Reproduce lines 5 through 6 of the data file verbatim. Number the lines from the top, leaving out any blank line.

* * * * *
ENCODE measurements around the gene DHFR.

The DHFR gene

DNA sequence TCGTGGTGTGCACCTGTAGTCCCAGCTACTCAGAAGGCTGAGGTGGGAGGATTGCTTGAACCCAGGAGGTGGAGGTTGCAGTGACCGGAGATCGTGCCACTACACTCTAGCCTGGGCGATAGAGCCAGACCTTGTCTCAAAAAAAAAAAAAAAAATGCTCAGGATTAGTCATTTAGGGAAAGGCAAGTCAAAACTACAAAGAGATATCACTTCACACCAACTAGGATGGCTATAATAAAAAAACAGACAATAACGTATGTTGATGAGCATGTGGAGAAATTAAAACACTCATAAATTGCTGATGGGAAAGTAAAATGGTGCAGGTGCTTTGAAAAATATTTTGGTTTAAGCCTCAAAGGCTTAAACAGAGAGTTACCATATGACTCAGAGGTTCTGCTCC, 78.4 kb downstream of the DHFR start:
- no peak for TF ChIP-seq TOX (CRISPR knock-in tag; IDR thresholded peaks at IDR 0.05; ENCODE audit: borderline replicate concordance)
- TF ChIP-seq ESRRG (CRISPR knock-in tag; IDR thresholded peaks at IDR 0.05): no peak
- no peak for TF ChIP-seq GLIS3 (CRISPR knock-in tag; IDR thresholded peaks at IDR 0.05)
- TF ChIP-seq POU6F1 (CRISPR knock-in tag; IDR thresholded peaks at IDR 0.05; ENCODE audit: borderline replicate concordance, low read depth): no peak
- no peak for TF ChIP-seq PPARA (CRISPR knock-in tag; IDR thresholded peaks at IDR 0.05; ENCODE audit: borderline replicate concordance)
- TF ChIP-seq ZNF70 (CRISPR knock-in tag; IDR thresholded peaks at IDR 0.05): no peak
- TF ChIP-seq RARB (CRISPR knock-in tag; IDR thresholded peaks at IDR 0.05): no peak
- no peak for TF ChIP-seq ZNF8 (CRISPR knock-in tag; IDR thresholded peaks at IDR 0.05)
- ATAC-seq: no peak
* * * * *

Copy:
- TF ChIP-seq ESRRG (CRISPR knock-in tag; IDR thresholded peaks at IDR 0.05): no peak
- no peak for TF ChIP-seq GLIS3 (CRISPR knock-in tag; IDR thresholded peaks at IDR 0.05)